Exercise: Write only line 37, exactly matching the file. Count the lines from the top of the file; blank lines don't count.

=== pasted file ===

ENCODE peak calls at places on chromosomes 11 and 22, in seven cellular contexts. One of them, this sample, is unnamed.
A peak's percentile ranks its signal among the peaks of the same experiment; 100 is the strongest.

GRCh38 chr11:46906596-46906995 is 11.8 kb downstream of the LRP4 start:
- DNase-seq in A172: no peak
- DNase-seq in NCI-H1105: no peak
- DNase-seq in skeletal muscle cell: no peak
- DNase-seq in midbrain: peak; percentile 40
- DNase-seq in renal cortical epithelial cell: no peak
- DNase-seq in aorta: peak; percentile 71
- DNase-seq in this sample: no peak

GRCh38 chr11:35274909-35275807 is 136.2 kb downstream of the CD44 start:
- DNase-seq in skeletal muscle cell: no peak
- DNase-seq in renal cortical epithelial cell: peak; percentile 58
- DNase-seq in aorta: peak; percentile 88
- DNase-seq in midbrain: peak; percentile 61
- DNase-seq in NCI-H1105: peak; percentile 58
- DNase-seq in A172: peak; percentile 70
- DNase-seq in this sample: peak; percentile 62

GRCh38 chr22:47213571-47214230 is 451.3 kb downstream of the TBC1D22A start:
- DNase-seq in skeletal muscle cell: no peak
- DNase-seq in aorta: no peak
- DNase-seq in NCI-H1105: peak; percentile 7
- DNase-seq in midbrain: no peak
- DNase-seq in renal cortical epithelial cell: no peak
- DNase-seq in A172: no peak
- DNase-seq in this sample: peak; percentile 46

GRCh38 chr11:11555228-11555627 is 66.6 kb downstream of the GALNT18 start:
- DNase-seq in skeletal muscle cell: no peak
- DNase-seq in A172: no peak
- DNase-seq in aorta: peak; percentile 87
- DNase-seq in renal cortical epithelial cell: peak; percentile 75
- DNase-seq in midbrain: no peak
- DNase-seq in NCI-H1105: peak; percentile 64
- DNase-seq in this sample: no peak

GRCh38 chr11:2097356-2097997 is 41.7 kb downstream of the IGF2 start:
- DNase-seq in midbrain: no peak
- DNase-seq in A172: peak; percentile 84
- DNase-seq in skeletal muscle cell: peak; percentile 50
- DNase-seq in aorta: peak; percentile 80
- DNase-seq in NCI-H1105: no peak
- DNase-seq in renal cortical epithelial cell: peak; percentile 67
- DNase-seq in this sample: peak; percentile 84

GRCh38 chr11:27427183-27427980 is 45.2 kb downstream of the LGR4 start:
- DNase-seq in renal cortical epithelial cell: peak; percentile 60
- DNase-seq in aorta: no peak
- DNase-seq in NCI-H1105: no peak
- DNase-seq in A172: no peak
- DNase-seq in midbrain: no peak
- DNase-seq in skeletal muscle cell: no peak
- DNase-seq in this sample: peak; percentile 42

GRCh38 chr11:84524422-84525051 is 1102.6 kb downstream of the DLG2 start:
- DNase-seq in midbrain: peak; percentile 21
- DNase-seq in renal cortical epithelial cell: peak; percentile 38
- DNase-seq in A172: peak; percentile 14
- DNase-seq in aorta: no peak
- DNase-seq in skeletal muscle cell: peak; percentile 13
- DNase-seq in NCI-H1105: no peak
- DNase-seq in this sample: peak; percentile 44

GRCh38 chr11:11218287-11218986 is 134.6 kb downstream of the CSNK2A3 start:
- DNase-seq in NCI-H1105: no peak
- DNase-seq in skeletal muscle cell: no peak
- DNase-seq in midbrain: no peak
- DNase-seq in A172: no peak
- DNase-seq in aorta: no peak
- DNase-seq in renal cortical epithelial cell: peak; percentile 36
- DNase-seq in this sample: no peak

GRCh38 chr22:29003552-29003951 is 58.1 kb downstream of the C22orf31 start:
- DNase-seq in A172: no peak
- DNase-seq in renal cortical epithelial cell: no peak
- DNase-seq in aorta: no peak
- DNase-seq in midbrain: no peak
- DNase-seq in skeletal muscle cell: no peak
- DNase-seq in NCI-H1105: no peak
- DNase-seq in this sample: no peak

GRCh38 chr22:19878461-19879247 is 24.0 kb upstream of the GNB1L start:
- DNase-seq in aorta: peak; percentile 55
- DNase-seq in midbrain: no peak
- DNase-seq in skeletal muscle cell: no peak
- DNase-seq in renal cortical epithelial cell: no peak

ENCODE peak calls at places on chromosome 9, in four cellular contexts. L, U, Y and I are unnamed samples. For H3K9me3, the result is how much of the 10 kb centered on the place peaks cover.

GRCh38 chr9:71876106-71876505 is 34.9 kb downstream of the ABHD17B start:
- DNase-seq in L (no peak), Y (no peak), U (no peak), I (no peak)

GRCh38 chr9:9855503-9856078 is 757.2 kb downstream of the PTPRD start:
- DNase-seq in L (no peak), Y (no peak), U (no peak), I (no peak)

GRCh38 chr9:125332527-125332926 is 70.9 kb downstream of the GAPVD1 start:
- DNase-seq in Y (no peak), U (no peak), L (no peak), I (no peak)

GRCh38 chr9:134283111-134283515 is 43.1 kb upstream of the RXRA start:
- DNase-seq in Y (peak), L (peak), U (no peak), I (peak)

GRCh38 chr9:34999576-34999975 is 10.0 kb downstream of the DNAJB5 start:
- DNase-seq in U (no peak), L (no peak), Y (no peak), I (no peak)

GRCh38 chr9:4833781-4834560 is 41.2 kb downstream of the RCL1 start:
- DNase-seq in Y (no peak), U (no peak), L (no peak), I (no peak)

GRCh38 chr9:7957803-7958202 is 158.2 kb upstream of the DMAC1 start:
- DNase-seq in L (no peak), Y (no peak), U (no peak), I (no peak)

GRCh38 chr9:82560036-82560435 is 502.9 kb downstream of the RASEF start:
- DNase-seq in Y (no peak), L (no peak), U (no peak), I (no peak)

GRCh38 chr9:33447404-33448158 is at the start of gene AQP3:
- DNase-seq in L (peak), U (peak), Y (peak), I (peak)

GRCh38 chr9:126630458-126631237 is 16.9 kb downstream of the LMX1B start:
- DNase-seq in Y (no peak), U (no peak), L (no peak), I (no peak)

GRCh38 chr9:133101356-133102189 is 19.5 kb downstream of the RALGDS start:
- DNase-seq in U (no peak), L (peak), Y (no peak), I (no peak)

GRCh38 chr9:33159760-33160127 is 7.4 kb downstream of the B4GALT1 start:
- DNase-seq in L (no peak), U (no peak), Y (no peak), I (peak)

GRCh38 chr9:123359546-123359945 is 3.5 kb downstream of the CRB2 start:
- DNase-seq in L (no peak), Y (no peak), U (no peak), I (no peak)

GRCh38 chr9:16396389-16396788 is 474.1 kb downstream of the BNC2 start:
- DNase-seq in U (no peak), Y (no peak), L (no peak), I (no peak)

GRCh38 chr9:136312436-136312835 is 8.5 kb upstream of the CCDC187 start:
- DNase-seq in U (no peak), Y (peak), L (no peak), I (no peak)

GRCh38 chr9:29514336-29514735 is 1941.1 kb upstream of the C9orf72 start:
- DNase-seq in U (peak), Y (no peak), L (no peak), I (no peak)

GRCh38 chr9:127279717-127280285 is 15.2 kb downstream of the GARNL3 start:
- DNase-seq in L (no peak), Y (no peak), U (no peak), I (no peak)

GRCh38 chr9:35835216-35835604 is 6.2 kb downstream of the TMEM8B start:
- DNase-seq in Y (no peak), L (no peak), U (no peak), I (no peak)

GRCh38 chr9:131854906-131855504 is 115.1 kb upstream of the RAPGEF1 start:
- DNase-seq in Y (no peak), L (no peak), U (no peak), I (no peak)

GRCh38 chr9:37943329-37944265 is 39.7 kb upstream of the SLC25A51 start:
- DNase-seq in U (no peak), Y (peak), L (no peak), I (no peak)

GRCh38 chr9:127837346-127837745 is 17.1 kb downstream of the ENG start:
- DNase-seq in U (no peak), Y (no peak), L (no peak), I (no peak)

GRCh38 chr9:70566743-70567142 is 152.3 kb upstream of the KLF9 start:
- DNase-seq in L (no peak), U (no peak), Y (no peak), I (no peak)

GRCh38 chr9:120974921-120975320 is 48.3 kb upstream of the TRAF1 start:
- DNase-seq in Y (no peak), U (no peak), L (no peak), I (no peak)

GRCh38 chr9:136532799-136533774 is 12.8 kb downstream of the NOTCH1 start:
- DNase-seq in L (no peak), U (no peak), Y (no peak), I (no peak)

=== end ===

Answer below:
- DNase-seq in A172: peak; percentile 84